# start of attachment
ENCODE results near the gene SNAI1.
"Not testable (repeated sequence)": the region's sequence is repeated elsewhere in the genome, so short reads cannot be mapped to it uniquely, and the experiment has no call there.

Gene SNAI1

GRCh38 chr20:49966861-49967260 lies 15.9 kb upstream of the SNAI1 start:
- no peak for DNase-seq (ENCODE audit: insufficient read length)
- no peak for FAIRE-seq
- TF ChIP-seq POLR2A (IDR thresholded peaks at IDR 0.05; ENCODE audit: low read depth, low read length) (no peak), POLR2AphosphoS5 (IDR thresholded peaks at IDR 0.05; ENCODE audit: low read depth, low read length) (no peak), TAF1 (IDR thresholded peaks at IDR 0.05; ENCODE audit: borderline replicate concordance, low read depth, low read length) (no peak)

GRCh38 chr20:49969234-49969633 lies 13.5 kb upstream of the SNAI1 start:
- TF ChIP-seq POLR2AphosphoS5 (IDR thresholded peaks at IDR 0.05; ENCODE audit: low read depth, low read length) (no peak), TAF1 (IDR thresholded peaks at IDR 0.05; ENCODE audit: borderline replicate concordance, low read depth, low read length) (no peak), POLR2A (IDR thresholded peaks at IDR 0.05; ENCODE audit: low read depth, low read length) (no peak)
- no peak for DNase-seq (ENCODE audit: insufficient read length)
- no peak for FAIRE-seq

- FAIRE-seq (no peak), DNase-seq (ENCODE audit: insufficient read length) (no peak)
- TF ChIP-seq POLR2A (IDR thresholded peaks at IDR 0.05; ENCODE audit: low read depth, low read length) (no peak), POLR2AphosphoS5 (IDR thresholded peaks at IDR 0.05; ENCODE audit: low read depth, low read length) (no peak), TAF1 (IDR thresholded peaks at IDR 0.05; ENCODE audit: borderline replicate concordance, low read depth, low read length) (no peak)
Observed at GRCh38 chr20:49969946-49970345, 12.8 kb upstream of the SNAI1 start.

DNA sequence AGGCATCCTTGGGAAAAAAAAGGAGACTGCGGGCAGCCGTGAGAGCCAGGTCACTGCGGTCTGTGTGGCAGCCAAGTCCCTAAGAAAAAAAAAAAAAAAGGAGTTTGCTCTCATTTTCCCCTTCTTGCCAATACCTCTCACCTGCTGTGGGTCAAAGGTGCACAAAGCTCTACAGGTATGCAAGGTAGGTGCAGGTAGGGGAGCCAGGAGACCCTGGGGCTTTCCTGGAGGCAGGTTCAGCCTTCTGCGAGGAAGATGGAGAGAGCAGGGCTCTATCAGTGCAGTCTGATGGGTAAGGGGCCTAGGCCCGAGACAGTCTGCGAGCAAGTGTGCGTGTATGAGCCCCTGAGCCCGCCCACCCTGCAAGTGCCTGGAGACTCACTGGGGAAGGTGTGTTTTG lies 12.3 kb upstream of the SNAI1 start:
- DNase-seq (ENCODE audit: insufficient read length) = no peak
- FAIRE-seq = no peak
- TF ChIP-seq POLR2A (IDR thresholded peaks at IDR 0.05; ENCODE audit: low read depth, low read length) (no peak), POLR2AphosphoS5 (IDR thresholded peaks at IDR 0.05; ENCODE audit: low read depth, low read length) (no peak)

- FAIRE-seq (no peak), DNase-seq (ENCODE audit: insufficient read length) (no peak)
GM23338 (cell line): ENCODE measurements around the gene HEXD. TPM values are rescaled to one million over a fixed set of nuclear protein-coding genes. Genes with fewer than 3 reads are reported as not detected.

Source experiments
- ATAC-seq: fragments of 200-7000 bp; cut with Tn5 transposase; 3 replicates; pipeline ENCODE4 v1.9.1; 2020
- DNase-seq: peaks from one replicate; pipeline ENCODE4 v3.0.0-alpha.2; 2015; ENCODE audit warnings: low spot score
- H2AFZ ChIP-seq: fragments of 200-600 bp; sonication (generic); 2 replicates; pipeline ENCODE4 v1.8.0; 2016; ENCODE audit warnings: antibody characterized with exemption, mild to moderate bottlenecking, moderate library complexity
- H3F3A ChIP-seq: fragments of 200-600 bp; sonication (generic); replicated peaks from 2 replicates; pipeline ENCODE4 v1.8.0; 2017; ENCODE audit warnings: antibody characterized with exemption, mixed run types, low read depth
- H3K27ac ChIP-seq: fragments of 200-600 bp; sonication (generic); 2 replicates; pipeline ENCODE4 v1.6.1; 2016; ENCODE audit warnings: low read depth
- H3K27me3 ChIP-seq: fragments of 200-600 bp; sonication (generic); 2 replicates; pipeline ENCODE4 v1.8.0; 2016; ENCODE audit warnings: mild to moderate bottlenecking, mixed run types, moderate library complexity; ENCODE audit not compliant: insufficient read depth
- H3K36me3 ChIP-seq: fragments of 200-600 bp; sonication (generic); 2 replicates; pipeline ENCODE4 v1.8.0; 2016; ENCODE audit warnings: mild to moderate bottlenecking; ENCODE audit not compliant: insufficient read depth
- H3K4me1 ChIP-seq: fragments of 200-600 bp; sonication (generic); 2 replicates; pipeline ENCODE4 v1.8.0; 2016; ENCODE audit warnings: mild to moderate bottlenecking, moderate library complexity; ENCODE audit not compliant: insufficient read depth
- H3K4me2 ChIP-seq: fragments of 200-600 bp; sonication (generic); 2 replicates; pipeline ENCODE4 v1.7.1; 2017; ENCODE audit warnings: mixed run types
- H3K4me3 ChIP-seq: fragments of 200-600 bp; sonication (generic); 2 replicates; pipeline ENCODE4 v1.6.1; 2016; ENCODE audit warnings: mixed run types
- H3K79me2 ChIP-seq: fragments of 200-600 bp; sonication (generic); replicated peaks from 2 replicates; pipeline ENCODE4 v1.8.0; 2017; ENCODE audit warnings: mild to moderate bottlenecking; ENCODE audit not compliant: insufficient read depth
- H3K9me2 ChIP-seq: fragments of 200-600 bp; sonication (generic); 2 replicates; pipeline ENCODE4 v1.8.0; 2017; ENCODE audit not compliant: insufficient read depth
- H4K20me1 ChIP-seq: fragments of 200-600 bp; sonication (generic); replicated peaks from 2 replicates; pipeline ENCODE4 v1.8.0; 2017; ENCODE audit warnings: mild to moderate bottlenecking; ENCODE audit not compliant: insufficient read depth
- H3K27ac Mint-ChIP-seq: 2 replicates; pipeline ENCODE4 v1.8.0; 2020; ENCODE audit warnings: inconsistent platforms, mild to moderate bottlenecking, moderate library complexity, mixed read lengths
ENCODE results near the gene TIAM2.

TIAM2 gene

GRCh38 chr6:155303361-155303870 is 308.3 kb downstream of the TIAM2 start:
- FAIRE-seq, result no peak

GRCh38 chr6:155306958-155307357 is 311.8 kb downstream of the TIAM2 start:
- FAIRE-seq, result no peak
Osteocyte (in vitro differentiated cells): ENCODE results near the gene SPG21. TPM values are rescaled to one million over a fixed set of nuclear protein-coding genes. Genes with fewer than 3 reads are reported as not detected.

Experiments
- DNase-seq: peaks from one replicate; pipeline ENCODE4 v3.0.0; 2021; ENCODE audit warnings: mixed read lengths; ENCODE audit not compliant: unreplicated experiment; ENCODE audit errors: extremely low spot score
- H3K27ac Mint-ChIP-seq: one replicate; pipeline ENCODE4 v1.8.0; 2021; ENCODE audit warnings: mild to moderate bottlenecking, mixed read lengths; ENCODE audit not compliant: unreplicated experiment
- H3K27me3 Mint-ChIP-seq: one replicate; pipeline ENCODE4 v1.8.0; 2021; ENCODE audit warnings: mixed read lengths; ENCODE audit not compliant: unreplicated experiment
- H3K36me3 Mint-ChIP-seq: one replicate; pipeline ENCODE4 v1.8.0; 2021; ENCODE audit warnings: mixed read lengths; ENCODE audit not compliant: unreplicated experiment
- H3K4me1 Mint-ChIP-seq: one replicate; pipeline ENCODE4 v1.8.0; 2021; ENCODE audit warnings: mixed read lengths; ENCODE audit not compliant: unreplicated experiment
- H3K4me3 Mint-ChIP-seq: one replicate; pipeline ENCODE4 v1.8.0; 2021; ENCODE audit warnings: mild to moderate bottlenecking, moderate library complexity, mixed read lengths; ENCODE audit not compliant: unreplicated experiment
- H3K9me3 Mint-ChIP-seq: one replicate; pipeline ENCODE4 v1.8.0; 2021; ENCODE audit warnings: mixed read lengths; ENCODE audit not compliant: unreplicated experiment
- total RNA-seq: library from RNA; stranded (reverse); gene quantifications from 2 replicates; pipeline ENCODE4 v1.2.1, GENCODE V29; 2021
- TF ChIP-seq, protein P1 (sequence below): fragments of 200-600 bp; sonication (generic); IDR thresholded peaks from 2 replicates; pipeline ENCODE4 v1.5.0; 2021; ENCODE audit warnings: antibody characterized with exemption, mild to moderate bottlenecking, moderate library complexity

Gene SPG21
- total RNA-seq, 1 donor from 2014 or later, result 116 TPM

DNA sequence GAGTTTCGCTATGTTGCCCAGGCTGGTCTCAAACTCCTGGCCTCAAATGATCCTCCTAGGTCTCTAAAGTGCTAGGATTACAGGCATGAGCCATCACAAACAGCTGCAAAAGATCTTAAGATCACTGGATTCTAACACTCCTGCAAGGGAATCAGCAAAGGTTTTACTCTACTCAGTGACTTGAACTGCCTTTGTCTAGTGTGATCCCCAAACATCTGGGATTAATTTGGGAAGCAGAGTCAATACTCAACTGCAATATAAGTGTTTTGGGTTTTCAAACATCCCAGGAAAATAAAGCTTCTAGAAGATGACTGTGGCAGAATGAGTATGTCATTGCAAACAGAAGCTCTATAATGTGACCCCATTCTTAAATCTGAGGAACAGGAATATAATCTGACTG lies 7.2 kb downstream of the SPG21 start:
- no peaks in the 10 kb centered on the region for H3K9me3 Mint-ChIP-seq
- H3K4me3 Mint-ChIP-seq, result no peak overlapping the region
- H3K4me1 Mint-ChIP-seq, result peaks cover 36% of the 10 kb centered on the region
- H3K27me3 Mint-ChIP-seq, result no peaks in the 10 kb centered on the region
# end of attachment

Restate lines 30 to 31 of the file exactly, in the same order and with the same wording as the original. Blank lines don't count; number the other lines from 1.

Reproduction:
- H3K4me2 ChIP-seq: fragments of 200-600 bp; sonication (generic); 2 replicates; pipeline ENCODE4 v1.7.1; 2017; ENCODE audit warnings: mixed run types
- H3K4me3 ChIP-seq: fragments of 200-600 bp; sonication (generic); 2 replicates; pipeline ENCODE4 v1.6.1; 2016; ENCODE audit warnings: mixed run types